Many other philosophers and academics were influential in the development of sociology, not least the Enlightenment theorists of social contract, and historians such as Adam Ferguson (1723–1816). For his theory on social interaction, Ferguson has himself been described as "the father of modern sociology. Ferguson argued that capitalism was diminishing social bonds that traditionally held communities together. Other early works to appropriate the term 'sociology' included A Treatise on Sociology, Theoretical and Practical by the North American lawyer Henry Hughes and Sociology for the South, or the Failure of Free Society by the American lawyer George Fitzhugh. Both books were published in 1854, in the context of the debate over slavery in the antebellum US. Harriet Martineau, a Whig social theorist and the English translator of many of Comte's works, has been cited as the first female sociologist. Writing a study of the United States, she noted how the theoretical ideal of equality apparent in the Declaration of Independence were not reflected in the social reality of the country, which marginalised women and practiced slavery.
Various other early social historians and economists have gained recognition as classical sociologists, including Robert Michels (1876–1936), Alexis de Tocqueville (1805–1859), Vilfredo Pareto (1848–1923) and Thorstein Veblen (1857–1926). The classical sociological texts broadly differ from political philosophy in the attempt to remain scientific, systematic, structural, or dialectical, rather than purely moral, normative or subjective. The new class relations associated with the development of Capitalism are also key, further distinguishing sociological texts from the political philosophy of the Renaissance and Enlightenment eras.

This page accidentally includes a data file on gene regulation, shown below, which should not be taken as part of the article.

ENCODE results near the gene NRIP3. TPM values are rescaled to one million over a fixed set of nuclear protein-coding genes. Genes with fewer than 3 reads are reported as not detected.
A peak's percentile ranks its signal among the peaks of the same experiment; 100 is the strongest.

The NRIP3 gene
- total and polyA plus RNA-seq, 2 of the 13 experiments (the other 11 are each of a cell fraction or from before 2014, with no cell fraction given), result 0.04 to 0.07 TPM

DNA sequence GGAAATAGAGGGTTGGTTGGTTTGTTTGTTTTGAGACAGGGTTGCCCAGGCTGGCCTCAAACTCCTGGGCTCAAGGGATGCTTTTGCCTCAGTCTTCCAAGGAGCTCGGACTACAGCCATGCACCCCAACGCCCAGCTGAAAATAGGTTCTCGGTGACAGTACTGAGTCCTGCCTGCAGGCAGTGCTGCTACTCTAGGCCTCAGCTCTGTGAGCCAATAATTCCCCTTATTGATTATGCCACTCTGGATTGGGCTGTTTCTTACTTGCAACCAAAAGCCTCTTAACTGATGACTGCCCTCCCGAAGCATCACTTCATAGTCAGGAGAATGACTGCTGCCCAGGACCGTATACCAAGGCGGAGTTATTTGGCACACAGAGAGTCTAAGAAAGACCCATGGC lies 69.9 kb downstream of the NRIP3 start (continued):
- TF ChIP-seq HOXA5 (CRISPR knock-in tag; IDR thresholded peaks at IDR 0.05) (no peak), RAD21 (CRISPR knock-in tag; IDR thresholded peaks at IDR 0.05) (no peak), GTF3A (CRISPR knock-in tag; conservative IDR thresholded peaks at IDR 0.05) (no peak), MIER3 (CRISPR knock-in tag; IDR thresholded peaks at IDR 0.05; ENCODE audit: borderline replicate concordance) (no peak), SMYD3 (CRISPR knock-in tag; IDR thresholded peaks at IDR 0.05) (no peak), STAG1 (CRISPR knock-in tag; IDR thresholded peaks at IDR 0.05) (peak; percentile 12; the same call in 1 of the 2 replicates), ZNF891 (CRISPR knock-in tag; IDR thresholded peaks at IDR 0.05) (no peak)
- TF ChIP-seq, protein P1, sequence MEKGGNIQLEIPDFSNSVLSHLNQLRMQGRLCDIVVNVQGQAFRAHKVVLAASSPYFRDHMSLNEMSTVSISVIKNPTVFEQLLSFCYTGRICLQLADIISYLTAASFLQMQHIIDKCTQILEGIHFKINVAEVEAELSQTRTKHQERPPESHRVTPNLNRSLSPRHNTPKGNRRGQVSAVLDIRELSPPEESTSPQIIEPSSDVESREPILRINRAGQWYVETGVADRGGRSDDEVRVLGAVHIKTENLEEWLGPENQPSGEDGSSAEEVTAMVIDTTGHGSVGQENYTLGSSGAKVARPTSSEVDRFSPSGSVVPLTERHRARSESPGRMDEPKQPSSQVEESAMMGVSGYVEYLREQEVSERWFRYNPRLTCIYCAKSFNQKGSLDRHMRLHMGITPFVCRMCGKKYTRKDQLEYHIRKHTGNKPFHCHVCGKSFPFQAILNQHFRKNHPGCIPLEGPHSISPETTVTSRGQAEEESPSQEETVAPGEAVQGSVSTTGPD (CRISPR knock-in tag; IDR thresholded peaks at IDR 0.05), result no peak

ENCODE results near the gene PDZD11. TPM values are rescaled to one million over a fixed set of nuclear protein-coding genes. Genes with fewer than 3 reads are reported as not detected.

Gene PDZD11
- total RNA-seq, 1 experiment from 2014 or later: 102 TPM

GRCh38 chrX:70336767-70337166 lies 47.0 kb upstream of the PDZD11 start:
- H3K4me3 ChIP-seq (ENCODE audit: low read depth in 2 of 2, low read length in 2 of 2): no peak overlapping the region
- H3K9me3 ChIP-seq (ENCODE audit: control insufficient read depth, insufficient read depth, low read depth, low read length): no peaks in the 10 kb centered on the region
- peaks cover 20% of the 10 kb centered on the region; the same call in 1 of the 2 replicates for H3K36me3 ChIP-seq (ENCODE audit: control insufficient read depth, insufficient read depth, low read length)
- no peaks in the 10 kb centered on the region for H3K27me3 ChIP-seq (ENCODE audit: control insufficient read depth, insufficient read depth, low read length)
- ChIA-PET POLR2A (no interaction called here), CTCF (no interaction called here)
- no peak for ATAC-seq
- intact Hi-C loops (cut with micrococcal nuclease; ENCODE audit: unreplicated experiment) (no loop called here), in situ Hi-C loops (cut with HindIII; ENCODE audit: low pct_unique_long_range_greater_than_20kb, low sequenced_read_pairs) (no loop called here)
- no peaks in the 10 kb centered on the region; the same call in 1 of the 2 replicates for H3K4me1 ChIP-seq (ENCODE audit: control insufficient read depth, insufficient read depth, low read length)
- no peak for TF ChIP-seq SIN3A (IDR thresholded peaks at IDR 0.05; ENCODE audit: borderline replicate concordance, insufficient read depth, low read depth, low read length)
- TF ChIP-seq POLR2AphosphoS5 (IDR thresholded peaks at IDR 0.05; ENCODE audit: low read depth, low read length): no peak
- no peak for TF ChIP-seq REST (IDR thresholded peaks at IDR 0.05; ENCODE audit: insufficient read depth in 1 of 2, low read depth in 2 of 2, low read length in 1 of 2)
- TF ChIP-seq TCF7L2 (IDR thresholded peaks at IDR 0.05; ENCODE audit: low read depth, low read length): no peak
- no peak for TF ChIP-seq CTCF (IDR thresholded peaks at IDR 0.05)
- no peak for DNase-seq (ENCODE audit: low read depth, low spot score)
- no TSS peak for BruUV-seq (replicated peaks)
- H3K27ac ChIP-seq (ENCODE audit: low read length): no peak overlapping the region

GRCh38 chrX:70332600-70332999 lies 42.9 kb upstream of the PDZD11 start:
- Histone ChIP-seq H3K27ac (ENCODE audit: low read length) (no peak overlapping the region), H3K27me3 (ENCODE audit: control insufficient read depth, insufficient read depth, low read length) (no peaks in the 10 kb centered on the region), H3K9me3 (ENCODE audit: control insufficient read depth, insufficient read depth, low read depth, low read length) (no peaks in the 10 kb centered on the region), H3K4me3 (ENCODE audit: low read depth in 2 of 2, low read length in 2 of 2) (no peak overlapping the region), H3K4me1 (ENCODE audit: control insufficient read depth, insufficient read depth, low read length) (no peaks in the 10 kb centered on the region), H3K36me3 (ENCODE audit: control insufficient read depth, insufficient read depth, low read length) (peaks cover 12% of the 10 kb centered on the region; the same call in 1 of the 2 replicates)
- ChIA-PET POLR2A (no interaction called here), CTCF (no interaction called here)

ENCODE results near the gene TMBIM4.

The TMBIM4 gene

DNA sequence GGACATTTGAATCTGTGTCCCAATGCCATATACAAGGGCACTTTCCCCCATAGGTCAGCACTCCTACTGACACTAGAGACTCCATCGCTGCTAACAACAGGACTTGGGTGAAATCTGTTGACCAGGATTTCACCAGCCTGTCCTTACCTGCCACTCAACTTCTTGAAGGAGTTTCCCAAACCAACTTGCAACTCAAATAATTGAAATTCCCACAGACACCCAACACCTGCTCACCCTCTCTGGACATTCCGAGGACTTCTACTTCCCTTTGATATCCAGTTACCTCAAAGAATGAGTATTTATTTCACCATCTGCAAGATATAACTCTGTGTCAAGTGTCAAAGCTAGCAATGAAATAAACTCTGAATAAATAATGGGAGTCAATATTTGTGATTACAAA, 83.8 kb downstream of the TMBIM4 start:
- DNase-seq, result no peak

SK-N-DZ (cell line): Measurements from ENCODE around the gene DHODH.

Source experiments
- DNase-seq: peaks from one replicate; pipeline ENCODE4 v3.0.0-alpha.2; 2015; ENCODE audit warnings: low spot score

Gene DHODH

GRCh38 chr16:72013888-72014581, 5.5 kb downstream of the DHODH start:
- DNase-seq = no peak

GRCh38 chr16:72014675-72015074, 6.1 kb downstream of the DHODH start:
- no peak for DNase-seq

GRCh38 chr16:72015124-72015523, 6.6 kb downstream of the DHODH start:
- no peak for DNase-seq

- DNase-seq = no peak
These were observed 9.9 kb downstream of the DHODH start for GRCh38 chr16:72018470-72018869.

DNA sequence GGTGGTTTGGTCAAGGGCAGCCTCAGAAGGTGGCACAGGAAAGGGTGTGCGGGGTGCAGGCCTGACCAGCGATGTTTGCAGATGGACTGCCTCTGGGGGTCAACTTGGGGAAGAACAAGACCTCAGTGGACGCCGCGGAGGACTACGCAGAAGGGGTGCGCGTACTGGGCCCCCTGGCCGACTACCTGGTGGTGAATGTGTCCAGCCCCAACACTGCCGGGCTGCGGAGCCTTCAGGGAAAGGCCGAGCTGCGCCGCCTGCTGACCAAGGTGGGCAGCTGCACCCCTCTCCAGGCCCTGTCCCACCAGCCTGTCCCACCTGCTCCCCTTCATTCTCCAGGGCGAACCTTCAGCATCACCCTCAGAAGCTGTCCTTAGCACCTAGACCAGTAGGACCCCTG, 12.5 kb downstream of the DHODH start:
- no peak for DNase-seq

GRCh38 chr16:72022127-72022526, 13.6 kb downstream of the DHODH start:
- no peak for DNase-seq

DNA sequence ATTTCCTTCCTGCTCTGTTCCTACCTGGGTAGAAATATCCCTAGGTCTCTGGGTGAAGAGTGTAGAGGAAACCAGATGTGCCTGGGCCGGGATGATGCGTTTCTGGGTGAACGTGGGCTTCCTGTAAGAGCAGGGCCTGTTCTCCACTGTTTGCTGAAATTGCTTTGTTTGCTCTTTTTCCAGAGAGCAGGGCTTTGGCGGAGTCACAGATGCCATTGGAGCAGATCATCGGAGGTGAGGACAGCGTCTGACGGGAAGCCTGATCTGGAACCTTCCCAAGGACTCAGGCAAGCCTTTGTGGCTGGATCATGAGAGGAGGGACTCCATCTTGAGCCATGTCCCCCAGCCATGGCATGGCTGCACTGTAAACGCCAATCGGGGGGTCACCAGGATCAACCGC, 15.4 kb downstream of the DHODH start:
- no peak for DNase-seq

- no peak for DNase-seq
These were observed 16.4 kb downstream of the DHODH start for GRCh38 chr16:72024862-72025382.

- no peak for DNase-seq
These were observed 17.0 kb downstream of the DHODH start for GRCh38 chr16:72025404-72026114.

Formal institutionalization of sociology as an academic discipline began when Emile Durkheim founded the first French department of sociology at the University of Bordeaux in 1895. In 1896, he established the journal L'Année Sociologique.
A course entitled "sociology" was taught for the first time in the United States in 1875 by William Graham Sumner, drawing upon the thought of Comte and Herbert Spencer rather than the work of Durkheim. In 1890, the oldest continuing sociology course in the United States began at the University of Kansas, lectured by Frank Blackmar. The Department of History and Sociology at the University of Kansas was established in 1891 and the first full-fledged independent university department of sociology was established in 1892 at the University of Chicago by Albion W. Small (1854–1926), who in 1895 founded the American Journal of Sociology. American sociology arose on a broadly independent trajectory to European sociology. George Herbert Mead and Charles H. Cooley were influential in the development of symbolic interactionism and social psychology at the University of Chicago, while Lester Ward emphasized the central importance of the scientific method with the publication of Dynamic Sociology in 1883.